One of my less-favored courses in high school was Biology. I just hate anatomy and when it came time for dissecting a pig, I was simply scared to death. I'm glad there are knowledgeable physicians who have the skill for that, but I'm not one of them.
However, I do like cutting into REITs, especially when they report earnings. It's not as glamorous of a job as being a brain surgeon and it certainly doesn't pay as well. Yet, I do derive pleasure in dissecting the inner-workings of a REIT and determining whether or not it's healthy and, more importantly, whether it helps me build my nest egg over time.
Ironically, it's time to dissect Medical Property Trust (MPW). Last week, the "pure play" hospital REIT announced its fourth quarter (and year-end) earnings and now I get to put on my surgical gloves and find out whether this REIT meets the all-important test of risk control. That is, I plan to provide a valuable lesson in assessing the risk of Medical Property Trust and determine whether or not this REIT offers strong sources of differentiation.
Why I Own Shares in Medical Properties Trust
In November (2013) I decided to dip my toe in shares of MPW. I purchased a few shares for $13.04 and since that time (around 90 days) the price has climbed up by around 3.6%.
In early November, I wrote an article on MPW and I was hoping to get into the shares at around $13.00. My research demonstrated that there was a "margin of safety" in the share price and I summarized the article as follows:
MPW shares are now valued fairly and I am much more confident that my principal investment would be safe and the dividend reliable. I'm circling (the wagons) on this one and a mild pullback would put me in the buyer's seat at $13.00. Some things are worth waiting for, especially when it comes to protecting my cake (principal) and icing (dividends) at ALL COSTS.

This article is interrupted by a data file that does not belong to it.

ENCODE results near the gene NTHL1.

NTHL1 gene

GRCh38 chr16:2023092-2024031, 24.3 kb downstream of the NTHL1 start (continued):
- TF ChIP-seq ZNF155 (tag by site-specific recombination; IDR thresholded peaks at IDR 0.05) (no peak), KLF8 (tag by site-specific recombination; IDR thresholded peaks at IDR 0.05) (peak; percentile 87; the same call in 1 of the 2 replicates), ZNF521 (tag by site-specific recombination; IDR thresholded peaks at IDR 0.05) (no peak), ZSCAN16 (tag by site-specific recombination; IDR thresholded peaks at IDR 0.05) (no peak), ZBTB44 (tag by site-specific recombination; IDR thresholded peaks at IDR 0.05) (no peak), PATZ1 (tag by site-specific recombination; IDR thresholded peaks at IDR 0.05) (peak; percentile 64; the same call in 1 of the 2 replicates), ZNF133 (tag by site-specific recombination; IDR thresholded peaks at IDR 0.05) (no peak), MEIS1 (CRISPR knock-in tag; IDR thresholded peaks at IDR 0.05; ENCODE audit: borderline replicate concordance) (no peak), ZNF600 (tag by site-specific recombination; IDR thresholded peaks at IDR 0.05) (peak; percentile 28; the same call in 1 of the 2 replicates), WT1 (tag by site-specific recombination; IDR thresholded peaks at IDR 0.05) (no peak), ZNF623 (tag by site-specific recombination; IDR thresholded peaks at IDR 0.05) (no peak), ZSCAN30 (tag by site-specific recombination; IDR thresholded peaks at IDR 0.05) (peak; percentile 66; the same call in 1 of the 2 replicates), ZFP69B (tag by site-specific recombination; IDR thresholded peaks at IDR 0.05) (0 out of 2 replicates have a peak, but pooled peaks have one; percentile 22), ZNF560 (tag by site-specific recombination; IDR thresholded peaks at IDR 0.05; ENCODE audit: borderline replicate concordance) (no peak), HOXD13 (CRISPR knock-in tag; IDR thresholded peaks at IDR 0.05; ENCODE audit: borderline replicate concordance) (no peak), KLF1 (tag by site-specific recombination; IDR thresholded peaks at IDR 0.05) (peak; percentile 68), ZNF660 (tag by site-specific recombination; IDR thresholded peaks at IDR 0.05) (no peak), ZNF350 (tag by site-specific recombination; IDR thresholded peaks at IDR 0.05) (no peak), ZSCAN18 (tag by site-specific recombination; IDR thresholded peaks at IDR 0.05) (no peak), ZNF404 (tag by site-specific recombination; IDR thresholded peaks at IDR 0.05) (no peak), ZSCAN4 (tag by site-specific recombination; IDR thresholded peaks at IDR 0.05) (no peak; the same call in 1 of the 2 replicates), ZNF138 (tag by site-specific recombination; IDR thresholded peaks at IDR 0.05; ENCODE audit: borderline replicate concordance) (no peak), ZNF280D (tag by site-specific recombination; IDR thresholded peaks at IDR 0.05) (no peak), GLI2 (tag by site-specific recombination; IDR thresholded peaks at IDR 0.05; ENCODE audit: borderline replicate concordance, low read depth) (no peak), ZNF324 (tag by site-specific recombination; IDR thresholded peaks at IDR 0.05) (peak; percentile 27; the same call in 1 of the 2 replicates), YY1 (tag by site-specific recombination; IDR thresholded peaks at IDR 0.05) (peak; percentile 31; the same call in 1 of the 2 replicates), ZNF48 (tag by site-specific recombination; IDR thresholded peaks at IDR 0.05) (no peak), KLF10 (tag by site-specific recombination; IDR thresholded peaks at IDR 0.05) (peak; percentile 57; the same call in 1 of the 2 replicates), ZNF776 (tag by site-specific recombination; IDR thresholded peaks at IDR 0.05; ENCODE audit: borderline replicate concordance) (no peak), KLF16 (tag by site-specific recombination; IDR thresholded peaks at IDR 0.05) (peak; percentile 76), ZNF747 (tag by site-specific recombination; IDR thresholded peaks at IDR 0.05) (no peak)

Since hitting an all-time high of $17.50 back in mid-May, MPW shares have fallen by over 32%. On that metric, it looked as of MPW was trading at a reasonable "margin of safety".
Although it's been only around 90 days, I'll admit that I was looking to see more of a boost in the share price of MPW. Admittedly, I bought MPW for the high-paying dividend (6.33% now); however, I was looking to see a modest recovery in the share price. I feel good about the return (to date) and it's plausible that I may increase my exposure in MPW after dissecting the latest earnings performance.
Based upon the current Price to Funds from Operations (or P/FFO) multiples, MPW is still trading at fair value. Here is a snapshot of MPW's P/FFO and the other Health Care REITs:
Normally a low P/FFO multiple means a high dividend yield. Let's see:
Check that box. Based upon current valuation metrics (and the high dividend) MPW is still attractive. Let's peel back the onion a little further.
The Latest Earnings
For 2013, MPW's normalized Funds From Operations (or FFO) per share was $0.96, a 35% increase in normalized FFO per share over a two-year period. MPW ended 2013 with an FFO run rate for 2014 of $1.10 per share using the midpoint range. This amount represents a 55% increase over two years.